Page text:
Lady Good-for-Nothing eBook

This eBook from the Gutenberg Project consists of approximately 373 pages of information about Lady Good-for-Nothing.

“A lodge?”

“That’s what they call it.  He was a trapper, and a famous one, but before my time; an’ that was his headquarters—­a sort o’ cabin, pretty stout, just by the head in the sixth fall, or maybe ’tis the seventh—­ I forget.  He lived up there without wife or family—­” Mr. Strongtharm would have launched into further particulars about the dead trapper, whose skill and strange habits had passed into a legend in the valley.  But Ruth wished to hear more of the cabin.

“It’s standin’, no doubt, to this day.  Vanders was a Dutchman, an’ Dutchmen build strong by nature.  The man who built this yer house was a Dutchman, an’ look at the piles of it—­an the ribs you may ha’ noticed.  Ay, the lodge will be there yet; but you’ll never find it, not unless I takes ye.  That fourth fall is a teaser.”

Ruth saddled her mare, and rode off in the direction of the gap, thoughtfully.  Mr. Strongtharm had given her a new notion. . . .

It was close upon nightfall when she returned.  She was muddy, but cheerful; and she hummed a song to herself in her chamber as she slid off her mired garments and attired herself for supper.

That song was her nesting song.  Away Boston-wards, her lover, too, was building in his magnificent fashion; but Ruth had found a secret place, such as birds love, and shyly, stealthily as a mating bird, she set about planning and furnishing.  It is woman’s instinct. . . .  Every day, as soon as breakfast was done, she saddled and rode towards the Gap, and always with a parcel or two dangling from the saddle-bow or strapped upon Madcap’s back.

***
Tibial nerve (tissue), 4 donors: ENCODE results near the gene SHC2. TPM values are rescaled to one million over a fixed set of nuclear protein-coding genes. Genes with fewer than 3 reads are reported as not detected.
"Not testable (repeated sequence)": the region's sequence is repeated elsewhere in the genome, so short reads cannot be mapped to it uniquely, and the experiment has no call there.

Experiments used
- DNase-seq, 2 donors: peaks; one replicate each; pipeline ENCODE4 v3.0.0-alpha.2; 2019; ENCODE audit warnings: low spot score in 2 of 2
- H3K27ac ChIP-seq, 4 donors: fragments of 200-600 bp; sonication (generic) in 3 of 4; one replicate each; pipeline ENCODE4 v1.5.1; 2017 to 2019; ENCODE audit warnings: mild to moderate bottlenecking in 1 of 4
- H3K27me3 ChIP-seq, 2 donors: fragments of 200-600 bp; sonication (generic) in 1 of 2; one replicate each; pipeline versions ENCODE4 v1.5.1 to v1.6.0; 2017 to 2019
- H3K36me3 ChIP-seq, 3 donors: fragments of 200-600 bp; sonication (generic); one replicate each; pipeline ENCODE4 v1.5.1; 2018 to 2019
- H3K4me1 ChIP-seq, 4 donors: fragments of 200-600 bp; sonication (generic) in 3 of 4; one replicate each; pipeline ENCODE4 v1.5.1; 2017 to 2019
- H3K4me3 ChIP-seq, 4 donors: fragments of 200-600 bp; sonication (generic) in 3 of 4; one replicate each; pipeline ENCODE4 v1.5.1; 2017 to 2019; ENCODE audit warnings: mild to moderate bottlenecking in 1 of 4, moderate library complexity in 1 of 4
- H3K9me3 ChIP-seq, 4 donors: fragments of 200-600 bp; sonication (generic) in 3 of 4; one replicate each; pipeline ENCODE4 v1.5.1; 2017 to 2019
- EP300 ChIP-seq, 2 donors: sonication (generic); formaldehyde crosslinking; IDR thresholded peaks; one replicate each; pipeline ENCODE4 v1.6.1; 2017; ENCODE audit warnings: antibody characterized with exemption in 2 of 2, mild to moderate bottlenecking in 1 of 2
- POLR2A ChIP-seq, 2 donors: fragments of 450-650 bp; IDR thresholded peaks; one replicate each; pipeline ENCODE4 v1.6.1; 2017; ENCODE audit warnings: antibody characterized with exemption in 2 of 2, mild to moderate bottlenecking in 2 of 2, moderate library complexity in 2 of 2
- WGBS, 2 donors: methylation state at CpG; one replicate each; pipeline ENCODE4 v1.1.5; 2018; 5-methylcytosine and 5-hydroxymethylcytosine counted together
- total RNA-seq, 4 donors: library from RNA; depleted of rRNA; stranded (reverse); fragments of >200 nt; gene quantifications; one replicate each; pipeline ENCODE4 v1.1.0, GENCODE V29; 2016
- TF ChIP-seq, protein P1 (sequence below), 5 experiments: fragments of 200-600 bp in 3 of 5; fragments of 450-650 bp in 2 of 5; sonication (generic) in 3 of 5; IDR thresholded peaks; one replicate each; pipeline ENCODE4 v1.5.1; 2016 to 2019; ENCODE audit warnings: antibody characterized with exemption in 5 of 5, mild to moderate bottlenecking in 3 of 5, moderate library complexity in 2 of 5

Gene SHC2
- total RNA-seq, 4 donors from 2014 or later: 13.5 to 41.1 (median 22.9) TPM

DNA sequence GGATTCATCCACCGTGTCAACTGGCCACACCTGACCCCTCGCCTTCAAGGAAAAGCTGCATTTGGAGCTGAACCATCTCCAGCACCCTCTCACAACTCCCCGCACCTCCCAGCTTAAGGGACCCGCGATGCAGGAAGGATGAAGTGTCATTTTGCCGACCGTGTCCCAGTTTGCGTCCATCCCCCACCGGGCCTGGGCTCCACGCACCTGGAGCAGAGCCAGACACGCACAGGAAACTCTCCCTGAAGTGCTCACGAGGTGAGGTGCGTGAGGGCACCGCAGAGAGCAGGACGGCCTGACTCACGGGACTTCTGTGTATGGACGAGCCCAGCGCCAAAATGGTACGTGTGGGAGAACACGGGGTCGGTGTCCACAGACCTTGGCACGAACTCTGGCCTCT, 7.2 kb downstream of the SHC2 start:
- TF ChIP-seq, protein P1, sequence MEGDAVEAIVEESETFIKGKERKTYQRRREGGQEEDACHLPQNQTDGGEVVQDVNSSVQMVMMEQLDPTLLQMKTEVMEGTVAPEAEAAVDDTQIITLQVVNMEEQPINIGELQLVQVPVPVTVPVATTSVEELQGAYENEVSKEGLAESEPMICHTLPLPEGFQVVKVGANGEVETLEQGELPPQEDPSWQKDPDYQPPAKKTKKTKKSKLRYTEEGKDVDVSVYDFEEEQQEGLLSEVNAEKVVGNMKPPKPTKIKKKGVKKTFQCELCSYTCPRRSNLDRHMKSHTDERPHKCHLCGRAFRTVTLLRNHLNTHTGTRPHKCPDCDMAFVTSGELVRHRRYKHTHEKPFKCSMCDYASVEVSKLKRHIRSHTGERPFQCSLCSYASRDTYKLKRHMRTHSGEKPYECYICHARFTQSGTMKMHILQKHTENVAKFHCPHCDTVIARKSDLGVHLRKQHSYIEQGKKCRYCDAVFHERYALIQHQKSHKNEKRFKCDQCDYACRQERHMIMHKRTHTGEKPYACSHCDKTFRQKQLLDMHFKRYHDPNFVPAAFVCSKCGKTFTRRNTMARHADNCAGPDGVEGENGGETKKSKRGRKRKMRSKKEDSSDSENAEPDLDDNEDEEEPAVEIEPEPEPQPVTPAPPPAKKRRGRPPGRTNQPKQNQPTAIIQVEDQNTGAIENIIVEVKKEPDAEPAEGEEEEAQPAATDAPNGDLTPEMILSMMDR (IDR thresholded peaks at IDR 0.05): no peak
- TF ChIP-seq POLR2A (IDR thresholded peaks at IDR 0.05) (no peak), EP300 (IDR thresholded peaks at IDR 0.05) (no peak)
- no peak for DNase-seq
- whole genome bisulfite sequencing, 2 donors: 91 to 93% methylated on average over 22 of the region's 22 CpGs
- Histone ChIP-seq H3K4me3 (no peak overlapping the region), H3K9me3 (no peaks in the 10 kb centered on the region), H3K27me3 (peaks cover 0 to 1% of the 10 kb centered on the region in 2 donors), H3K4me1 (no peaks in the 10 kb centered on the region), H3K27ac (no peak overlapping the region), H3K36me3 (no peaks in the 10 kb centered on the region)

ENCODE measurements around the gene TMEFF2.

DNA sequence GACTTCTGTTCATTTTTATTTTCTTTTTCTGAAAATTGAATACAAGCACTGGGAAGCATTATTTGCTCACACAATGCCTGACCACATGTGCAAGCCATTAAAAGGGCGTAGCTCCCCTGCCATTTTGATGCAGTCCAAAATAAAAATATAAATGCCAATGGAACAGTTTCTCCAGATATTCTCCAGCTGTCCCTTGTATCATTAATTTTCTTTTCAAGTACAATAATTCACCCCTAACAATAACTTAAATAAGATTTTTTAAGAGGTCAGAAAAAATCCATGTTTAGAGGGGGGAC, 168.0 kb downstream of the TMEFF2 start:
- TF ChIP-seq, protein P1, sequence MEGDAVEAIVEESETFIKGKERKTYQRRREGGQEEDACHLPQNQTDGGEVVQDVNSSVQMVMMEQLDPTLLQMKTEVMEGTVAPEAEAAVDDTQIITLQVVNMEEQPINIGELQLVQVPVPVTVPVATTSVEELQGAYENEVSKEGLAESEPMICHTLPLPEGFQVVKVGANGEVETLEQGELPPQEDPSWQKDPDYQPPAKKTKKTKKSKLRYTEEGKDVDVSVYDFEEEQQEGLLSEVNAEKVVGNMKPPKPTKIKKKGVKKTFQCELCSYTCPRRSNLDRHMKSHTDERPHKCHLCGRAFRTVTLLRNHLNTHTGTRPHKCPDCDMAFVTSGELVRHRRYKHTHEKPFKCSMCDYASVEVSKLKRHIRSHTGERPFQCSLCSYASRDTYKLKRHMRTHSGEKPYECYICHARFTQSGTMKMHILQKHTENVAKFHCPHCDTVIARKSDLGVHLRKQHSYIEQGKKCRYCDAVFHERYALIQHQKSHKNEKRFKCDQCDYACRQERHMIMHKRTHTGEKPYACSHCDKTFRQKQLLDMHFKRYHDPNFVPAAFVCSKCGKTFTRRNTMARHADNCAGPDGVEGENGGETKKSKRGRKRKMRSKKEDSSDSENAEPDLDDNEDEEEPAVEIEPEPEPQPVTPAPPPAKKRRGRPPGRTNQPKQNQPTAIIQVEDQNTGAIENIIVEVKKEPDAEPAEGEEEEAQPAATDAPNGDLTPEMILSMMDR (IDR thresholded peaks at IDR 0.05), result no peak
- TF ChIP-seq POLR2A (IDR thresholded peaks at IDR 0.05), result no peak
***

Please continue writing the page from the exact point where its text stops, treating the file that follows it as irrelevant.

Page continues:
For the first time in her life she had money to handle; money furnished by Sir Oliver to be spent at her own disposal on the honeymoon.  It seemed to her a prodigious sum, but she was none the less economical with it.  I fear that sometimes she opened the bags and gloated over the coins as over a hoard.  She was neither miser nor spendthrift; but unlike many girls brought up in poverty, she brought good husbandry to good fortune.

Yet “shopping”—­to enter a store and choose among the goods for sale, having money to pay, but weighing quality and price—­was undeniably pleasant.  Twice or thrice, bethinking her of some trifle overlooked at Port Nassau, she enjoyed visiting the village store—­it boasted but one—­and dallying with a purchase.

She was riding back from one of these visits—­it had been (if the Muse will smile and condescend) to buy a packet of hairpins—­when, half-way up the village street, she spied a horseman approaching.  An instant later she recognised Mr. Trask.

There was really nothing strange in her meeting him here.  Mr. Trask owned a herd of bullocks, and had ridden over from Port Nassau to bargain for their winter fodder.  He had not aged a day.  His horse was a tall grey, large-jointed, and ugly.

Ruth wore a veil, but it was wreathed just now above the brim of her hat.  Her first impulse was to draw it over her face, and her hand went up; but she desisted in pride, and rode by her old enemy with a calm face.

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Lady Good-for-Nothing from Project Gutenberg. Public domain.
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